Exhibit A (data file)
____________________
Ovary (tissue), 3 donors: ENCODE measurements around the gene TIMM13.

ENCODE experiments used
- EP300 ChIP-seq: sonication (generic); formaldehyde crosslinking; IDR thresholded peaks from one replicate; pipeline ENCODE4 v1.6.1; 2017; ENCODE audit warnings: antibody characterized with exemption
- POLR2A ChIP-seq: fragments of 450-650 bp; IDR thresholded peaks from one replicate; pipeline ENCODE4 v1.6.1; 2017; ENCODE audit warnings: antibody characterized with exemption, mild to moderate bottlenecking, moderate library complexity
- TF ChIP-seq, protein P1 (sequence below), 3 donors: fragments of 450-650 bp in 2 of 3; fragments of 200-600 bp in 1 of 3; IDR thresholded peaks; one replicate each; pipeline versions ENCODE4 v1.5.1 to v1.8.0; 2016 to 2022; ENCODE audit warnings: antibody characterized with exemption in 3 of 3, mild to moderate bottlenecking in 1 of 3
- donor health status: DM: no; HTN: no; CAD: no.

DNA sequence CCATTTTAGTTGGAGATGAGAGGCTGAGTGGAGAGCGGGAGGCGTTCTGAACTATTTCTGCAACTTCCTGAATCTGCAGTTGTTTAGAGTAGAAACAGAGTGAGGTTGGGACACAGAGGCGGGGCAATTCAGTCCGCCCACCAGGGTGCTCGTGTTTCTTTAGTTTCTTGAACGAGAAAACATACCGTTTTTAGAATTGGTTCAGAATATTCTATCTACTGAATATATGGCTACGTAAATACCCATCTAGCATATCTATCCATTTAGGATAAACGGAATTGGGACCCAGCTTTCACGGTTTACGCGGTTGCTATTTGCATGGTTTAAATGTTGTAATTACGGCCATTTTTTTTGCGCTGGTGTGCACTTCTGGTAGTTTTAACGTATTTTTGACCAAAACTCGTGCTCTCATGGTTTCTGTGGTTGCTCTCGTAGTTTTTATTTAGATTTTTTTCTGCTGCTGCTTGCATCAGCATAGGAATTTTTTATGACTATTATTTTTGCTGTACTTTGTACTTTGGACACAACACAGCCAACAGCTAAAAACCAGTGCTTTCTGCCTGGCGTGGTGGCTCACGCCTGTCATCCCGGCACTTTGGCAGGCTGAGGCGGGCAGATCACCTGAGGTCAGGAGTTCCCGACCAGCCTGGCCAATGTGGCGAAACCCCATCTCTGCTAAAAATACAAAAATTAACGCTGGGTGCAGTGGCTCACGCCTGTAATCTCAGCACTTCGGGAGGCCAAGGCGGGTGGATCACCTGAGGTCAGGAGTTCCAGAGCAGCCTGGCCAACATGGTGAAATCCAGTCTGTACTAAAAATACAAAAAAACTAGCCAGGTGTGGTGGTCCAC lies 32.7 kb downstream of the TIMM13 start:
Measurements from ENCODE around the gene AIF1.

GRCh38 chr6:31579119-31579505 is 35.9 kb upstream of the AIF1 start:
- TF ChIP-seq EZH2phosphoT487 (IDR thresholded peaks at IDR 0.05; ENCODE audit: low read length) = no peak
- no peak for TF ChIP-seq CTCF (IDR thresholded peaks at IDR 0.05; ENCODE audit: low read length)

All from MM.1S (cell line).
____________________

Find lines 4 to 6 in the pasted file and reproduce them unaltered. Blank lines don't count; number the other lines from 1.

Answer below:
- POLR2A ChIP-seq: fragments of 450-650 bp; IDR thresholded peaks from one replicate; pipeline ENCODE4 v1.6.1; 2017; ENCODE audit warnings: antibody characterized with exemption, mild to moderate bottlenecking, moderate library complexity
- TF ChIP-seq, protein P1 (sequence below), 3 donors: fragments of 450-650 bp in 2 of 3; fragments of 200-600 bp in 1 of 3; IDR thresholded peaks; one replicate each; pipeline versions ENCODE4 v1.5.1 to v1.8.0; 2016 to 2022; ENCODE audit warnings: antibody characterized with exemption in 3 of 3, mild to moderate bottlenecking in 1 of 3
- donor health status: DM: no; HTN: no; CAD: no.